(inside the corporate strategy meeting room at Wal-Mart HQ in Bentonville, Arkansas)
manager: we need to expand. the current markets where we've gained foothold are or will become saturated.
new analyst: China?
manager: been there, done that. we need to boost profits this year if we want to stay in-line with our growth targets.
analyst #2: India?
manager (pointedly, as everyone else walks into the room): India? they've banned foreign companies from direct-to-consumer retail.
director: but if we start to build a relationship with the Indian farmers now, they'll want to work with us later when legislation loosens up.
Raj Jain (Head of Wal-Mart's Indian operation): not having access to our own retail stores through our own investments is a serious impediment. how do you pay for that big back end if you are not going to have access to the front end?
director: yes, well, it's also an impediment to Carrefour and Tesco. we invest the time now, reap the huge benefits--and they will be huge--later. besides, we're already in the B2B business.
Scott Price (President and CEO of Wal-Mart Asia): India already exports $125M, mainly textiles. I would like to set a target of more than $1B of exports ourselves. Today our overall revenue is $400B globally, so a billion sourced by India for exports is not that big a number. I think a lot of product lines could be done from here. If we can get the agriculture to global standards, I think India has a huge opportunity to become a food basket for the world.
manager (playing devil's advocate): so effectively, we become the middleman by default? or is this our R&D plan for eventually doing our core business of retail?
VP: both. it's a win-win. the Indian government wins because we're helping them realize their full potential for exports, and we win because--well, let's face it--we wouldn't be considering this if it wasn't bringing positive cash flow to our books.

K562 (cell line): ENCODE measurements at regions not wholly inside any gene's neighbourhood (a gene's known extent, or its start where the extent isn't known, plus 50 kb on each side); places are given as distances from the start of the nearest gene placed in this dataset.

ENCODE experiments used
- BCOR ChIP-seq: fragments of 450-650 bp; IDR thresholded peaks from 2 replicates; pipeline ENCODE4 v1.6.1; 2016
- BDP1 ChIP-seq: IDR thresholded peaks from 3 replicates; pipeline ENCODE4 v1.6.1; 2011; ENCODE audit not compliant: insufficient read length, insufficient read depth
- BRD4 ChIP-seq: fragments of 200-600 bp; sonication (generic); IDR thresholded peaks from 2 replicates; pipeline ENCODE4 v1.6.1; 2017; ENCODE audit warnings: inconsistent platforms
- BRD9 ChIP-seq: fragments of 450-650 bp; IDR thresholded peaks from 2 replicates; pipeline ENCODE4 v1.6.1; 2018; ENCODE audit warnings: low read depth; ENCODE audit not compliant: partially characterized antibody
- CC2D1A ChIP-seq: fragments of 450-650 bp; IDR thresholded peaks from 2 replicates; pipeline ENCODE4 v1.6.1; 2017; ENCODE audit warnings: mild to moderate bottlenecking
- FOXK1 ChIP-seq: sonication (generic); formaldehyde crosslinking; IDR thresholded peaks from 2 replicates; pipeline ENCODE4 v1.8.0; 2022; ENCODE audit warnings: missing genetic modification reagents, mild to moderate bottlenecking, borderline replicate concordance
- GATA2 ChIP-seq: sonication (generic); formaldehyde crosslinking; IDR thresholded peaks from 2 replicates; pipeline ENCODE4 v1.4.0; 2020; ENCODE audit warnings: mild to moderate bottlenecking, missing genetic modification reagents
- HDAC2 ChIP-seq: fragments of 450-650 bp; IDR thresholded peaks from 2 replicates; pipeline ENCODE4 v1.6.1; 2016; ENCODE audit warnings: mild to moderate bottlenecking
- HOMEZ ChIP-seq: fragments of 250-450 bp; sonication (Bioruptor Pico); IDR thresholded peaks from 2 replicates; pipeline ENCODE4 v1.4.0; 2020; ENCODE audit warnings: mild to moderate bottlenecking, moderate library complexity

Raj: The benefits foreign direct investment in retail can bring to contain rapid inflation [are the subject of] serious debate in government.
VP #2: ok, what you both say make for a great PR stance, but how much upside are we talking about for the company?
(manager looks at new analyst, aka 'excel whiz')
new analyst: our base projection is a range of $a to $b in the first # to ## months, but depending on factors x, y, and z, including feedback from local farmers, it could be anywhere from $c to $d. comps also show a favorable EBITDA.
(all are silent for a moment as they flip through the deck)
manager (proddingly): so, looks like a go? I'll get my team's heads around this right now to see how we can make this happen in the next 6-18 months.
Raj: [I] feel confident that we have a good model[, but] it is a slow process; it doesn't happen overnight... if all goes as per plan, I think, in five years we should have several cash-and-carry operations in India. it may not be across India, but certainly in the important geographies in India. we should have a very good understanding of the end consumer, of the trade. and we should have a scale from which we can grow very rapidly.
manager (to the analysts, after all others have left the room): well, fellas, looks like we're in for some long hours.
analyst #2: no, boss. looks like we're in for one hell of a ride!
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